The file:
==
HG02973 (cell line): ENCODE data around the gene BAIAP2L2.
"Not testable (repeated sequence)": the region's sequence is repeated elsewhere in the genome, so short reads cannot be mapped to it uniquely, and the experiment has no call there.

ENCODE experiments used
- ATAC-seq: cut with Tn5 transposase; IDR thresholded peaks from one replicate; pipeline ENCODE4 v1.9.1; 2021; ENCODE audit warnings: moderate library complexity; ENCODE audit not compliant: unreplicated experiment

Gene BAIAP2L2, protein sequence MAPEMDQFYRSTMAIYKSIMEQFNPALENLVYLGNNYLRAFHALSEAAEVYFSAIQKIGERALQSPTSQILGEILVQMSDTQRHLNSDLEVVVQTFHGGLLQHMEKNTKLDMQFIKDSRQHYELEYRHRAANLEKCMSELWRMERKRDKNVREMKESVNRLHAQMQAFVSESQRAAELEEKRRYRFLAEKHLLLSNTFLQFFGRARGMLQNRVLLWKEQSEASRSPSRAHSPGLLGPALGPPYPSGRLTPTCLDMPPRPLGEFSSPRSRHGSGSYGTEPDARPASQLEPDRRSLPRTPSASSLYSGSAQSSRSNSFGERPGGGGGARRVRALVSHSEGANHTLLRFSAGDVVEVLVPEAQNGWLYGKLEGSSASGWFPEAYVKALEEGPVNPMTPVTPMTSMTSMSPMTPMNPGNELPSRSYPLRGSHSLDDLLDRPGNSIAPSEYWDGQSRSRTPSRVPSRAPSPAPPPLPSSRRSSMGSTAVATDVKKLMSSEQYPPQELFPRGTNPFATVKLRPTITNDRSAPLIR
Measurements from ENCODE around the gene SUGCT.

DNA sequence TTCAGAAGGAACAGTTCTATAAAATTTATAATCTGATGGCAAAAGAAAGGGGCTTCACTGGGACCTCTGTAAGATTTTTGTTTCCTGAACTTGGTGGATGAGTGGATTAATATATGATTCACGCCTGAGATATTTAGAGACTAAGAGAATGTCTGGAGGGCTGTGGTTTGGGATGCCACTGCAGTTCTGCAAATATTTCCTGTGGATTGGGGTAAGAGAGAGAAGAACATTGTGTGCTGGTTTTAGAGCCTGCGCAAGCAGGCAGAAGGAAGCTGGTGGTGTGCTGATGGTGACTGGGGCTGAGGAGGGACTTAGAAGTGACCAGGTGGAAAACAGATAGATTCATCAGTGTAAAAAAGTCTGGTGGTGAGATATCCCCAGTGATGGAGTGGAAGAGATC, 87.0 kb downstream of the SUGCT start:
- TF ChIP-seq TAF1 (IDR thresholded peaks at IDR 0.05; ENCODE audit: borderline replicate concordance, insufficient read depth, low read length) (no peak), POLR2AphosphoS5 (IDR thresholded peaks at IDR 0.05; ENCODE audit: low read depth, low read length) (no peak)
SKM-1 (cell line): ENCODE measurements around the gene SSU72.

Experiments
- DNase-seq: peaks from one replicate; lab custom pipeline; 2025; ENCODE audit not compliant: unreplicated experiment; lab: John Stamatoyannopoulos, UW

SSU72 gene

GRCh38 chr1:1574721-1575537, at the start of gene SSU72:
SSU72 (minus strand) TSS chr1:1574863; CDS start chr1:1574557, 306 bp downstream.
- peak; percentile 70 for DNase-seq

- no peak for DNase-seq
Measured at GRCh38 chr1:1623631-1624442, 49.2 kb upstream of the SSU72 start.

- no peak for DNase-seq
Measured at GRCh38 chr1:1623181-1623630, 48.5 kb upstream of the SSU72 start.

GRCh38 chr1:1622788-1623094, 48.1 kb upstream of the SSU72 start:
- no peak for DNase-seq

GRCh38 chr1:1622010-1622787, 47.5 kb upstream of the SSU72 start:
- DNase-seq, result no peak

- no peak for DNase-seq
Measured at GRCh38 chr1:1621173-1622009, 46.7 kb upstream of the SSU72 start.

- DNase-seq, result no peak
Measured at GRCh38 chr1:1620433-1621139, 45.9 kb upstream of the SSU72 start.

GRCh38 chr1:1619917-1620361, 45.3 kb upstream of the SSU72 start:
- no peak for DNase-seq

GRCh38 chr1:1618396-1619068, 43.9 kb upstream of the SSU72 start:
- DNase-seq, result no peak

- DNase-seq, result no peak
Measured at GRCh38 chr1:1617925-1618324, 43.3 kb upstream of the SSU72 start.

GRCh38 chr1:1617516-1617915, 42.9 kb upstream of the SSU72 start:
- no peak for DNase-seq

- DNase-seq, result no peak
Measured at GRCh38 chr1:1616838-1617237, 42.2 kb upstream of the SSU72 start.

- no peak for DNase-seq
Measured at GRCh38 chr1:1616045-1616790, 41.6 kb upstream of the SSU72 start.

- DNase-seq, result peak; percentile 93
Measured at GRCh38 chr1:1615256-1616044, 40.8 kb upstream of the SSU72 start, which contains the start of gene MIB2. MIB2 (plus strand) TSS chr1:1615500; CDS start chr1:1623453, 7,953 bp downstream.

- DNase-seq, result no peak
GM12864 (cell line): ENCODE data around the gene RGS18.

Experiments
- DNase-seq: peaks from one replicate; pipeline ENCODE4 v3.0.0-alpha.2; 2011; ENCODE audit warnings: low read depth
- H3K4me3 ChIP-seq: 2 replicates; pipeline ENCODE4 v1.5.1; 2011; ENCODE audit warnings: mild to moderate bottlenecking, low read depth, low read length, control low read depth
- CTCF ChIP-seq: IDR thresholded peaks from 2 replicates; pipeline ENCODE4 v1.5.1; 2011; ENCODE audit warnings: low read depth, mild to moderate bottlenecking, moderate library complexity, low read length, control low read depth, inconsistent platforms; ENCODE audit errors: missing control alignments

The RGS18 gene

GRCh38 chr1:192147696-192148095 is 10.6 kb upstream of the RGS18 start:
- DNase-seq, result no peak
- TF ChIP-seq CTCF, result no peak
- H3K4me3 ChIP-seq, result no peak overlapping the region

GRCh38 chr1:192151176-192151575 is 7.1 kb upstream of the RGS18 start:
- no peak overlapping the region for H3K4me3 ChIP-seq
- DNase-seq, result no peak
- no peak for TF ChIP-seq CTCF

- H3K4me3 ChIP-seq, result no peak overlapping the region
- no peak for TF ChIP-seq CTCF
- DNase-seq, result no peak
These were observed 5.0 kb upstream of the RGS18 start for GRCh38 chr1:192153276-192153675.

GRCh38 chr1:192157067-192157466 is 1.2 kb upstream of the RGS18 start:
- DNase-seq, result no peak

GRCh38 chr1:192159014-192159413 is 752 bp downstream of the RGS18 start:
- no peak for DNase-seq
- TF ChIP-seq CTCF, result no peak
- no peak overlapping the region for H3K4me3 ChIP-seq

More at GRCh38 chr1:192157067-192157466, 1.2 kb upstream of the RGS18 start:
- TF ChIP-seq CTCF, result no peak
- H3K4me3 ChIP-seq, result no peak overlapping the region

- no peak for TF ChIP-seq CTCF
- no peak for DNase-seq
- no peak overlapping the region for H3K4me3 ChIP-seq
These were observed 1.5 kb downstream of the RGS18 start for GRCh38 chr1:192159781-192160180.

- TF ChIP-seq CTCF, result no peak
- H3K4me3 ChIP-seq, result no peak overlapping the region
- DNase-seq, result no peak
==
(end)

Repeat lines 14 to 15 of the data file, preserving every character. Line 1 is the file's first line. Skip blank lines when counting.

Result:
SSU72 (minus strand) TSS chr1:1574863; CDS start chr1:1574557, 306 bp downstream.
- peak; percentile 70 for DNase-seq